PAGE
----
Sometimes, you have to just sit back and enjoy the ride, even if there are some bumps along the way.
So it was Tuesday for Carolina Hurricanes coach Bill Peters during an 8-6 win over the Vancouver Canucks, in a game at PNC Arena that was wildly entertaining if stressful for a coach.
Did Peters like seeing this team give up six goals? Never, and not the way the Canucks scored them, all too easily getting to the front of the net.
Did Peters like seeing a barrage of six goals by the Canes in the third period and a comeback win? You know the answer to that. As most coaches would say, there are no bad victories.
Peters was hard-pressed to remember a game quite like it. Not in the NHL, he said. Not in his days coaching in the American Hockey League.
After another beat, Peters said, “It was 1987, a 9-8 game against the Czechs in the Viking Cup. That’s the last time I’ve seen it.”
Peters may have been off by a year. The Viking Cup, an international tournament of junior and university teams once held in Camrose, Alberta, was played in 1986 and ’88 and Peters’ old team, the Red Deer College Kings, were in the ’88 tournament.
But Peters’ point was well-taken. It’s not the kind of hockey game often seen and not the kind hockey coaches particularly enjoy, not to mention the goalies and defensemen left singed.
As Vancouver coach Willie Desjardins said, “It’s a lot of goals to give up.”
The Canes gave up four in the second period. The Canucks went to the locker room with a 5-2 lead and the Canes to their room brooding a bit but also knowing they would start the third period on a power play after a careless holding penalty by Vancouver’s Alex Burrows as the second period was ending.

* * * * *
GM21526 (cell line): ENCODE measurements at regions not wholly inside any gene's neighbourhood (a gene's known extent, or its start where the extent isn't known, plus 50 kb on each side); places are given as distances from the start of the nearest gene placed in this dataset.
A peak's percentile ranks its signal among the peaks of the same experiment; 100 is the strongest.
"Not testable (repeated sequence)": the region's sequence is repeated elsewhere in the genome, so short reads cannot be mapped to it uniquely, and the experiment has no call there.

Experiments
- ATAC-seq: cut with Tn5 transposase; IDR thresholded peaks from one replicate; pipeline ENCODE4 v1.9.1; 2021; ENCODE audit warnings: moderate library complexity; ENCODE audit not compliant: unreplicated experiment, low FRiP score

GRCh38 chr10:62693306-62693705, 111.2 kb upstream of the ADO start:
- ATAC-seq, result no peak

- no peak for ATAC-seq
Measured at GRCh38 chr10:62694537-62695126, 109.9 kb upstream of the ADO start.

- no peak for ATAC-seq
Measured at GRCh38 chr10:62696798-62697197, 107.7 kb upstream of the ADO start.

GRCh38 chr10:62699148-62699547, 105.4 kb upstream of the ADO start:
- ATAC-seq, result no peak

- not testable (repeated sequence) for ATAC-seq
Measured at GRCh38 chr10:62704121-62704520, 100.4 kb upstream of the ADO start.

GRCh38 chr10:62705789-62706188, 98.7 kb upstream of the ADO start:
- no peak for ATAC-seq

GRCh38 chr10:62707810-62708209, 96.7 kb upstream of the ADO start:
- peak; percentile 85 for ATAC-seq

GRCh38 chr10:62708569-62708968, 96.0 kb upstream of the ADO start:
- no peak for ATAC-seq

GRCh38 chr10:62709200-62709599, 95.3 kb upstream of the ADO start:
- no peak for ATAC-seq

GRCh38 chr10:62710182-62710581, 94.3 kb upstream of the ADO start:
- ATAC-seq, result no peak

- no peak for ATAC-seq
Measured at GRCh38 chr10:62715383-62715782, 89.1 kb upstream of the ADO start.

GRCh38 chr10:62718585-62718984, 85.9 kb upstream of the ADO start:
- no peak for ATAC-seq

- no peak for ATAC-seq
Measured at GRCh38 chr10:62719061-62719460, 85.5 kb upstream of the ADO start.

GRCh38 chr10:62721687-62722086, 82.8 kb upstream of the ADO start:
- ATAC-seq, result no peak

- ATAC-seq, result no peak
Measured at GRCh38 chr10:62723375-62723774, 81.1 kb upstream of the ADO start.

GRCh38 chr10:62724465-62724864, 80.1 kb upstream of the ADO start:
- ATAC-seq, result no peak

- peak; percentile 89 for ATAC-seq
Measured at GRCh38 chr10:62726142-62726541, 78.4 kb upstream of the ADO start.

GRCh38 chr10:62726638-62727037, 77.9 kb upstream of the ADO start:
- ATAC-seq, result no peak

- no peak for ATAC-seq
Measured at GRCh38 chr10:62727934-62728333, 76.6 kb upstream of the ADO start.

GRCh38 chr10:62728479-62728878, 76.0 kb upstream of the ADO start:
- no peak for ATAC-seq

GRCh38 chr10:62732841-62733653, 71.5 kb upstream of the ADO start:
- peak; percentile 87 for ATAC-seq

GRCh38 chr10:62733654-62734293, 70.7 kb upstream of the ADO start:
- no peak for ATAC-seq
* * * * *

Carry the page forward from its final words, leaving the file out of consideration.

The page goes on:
Jeff Skinner scored on that power play, his second power-play goal of the game. The fuse was lit for Carolina. Canes defenseman Ron Hainsey winged a shot from outside, the puck seemingly going through and around every skater on the ice before landing in the Canucks’ net.
Suddenly, 11,721 fans sounded like 21,721 fans and the hits kept on coming for the Canucks.
“I don’t know if we got rattled,” Desjardins said. “I think they have a pretty good power play. You don’t want to give up that early one, though, to get them excited and get them going.
“And then the next one was just a shot from the point that found its way in and then all of a sudden they got lots of momentum.”
Canes center Jordan Staal called it “blood in the water” at that point. The Canes could smell it, sense it – a comeback in the making.
Victor Rask scored. Justin Faulk scored. Staal scored. Finally, Lee Stempniak with an empty netter.
Carolina’s six goals in the third were the Canes’ most in a period since March 7, 2009, when they had six in the second period in a 9-3 win over Tampa Bay. The Canes’ eight goals were the most since an 8-5 win over the Lightning on April 6, 2010.
“We can score,” Peters said. “Now we have to get back to defending properly.”
After sitting out the past seven games with a concussion, Staal returned to play almost 17 minutes and finished with a goal and assist. His first shift was a strong one and long one, with a good forecheck followed by a race down to the defensive zone. Staal was out 1:32 on the shift before making it back to the bench.
“That killed him,” Peters said, smiling. “I was hoping they would get a puck to the net and there would be a whistle, because that’s tough. There were a couple of times he was looking at the bench. He changed one time when they had the puck. You don’t see that very often.”
Or a game like Tuesday’s game. In an 8-6 win, at least for a night, all is forgiven by the coach, who enjoyed the ride.